Electrochemiluminescent Graphene Quantum Dots as a Sensing Platform: A Dual Amplification for MicroRNA Assay
journal contributionposted on 20.10.2015 by Pu Zhang, Ying Zhuo, Yuanyuan Chang, Ruo Yuan, Yaqin Chai
Any type of content formally published in an academic journal, usually following a peer-review process.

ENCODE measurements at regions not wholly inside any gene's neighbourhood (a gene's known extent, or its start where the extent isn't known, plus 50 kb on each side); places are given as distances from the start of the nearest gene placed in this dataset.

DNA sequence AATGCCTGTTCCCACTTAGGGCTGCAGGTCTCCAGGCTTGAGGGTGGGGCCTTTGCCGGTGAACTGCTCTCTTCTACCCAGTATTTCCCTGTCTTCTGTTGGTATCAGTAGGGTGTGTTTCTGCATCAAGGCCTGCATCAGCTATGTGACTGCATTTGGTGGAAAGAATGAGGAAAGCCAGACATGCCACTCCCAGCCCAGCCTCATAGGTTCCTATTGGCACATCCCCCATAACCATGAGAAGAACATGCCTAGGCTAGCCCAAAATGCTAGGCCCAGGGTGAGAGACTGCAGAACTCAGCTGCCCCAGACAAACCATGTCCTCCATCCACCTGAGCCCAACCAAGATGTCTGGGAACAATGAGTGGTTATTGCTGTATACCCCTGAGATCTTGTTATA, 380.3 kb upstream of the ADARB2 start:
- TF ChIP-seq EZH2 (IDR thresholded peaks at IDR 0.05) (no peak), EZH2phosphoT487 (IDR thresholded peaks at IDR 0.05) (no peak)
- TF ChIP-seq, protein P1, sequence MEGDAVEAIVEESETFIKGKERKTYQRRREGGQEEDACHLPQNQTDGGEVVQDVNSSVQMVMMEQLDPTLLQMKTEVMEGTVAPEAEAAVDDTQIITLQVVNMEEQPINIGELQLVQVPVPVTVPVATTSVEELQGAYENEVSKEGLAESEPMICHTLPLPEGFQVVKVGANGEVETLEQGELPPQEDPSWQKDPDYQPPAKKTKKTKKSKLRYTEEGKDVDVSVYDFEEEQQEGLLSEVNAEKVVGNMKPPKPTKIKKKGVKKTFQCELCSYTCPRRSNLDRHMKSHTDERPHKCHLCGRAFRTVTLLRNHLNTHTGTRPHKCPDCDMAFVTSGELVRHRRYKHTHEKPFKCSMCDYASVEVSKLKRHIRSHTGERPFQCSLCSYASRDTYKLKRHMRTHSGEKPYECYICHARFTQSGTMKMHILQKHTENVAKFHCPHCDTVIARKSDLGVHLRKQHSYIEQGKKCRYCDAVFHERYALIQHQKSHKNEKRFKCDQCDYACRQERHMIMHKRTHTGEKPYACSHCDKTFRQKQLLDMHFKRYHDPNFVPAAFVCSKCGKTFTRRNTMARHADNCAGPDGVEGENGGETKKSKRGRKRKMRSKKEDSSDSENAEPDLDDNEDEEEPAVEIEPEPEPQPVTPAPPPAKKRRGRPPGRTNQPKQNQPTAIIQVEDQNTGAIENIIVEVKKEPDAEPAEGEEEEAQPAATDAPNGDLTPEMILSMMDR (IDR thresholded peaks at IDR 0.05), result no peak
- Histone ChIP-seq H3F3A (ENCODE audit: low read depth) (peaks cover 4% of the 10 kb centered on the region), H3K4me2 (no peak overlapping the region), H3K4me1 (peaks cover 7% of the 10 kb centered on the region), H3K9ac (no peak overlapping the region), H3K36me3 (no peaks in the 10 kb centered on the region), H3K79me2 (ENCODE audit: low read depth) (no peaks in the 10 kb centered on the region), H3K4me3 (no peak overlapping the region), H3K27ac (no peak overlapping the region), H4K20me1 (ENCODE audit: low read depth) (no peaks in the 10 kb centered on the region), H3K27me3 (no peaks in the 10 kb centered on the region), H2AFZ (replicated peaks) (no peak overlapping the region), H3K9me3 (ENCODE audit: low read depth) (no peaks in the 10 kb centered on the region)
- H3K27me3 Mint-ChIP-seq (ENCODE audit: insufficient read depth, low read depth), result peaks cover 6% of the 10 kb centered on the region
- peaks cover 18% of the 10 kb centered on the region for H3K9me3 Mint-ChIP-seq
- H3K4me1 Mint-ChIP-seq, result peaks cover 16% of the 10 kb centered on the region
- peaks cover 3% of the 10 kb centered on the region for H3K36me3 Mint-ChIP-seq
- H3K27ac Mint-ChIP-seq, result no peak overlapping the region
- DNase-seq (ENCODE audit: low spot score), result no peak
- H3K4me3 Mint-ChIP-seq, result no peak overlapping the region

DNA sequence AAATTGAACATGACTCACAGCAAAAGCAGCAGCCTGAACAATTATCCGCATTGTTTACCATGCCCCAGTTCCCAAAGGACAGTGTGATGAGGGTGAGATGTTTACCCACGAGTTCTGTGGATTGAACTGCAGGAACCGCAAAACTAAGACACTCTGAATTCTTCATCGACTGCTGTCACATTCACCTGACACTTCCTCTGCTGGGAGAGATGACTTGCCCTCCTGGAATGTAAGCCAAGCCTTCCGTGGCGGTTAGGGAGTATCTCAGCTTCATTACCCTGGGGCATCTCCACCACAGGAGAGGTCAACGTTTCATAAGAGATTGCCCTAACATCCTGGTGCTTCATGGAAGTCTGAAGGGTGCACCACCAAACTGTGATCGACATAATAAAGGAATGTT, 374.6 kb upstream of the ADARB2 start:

Graphene quantum dots (GQDs) with an average diameter as small as 2.3 nm were synthesized to fabricate an electrochemiluminescence (ECL) biosensor based on T7 exonuclease-assisted cyclic amplification and three-dimensional (3D) DNA-mediated silver enhancement for microRNA (miRNA) analysis. Herein, to overcome the barrier in immobilizing GQDs, aminated 3,4,9,10-perylenetetracarboxylic acid (PTCA–NH2) was introduced to load GQDs through π–π stacking (GQDs/PTCA–NH2), realizing the solid-state GQDs application. Furthermore, Fe3O4–Au core–shell nanocomposite (Au@Fe3O4) was adopted as a probe anchor to form a novel electrochemiluminescent signal tag of GQDs/PTCA–NH2/Au@Fe3O4. The prepared ECL signal tag was decorated on the electrode surface, exhibiting excellent film-forming performance, good electronic conductivity, and favorable stability, all of which overcame the obstacle for applying GQDs in ECL biosensing and showed a satisfactory ECL response under the coreactant of S2O82– (peroxydisulfate). Afterward, hairpin probe modified on the electrode was opened by helper DNA, followed by assembling target to hybridize with the exposed stem of the helper DNA. Significantly, T7 exonuclease was employed to digest the DNA/RNA duplex and trigger the target recycling without asking for a specific recognition site in the target sequence, realizing a series of RNA/DNA detections by changing the sequence of the complementary DNA. At last, the ECL signal was further enhanced by silver nanoparticles (AgNPs)-based 3D DNA networks. After the two amplifications, the ECL signal of GQDs was extraordinarily increased and the prepared biosensor achieved a high sensitivity with the detection limit of 0.83 fM. The biosensor was also explored in real samples, and the result was in good accordance with the performance of quantitative real-time polymerase chain reaction (qRT-PCR). Considering the excellent sensitivity and applicability, we believe that the proposed biosensor is a potential candidate for nucleic acid biosensing.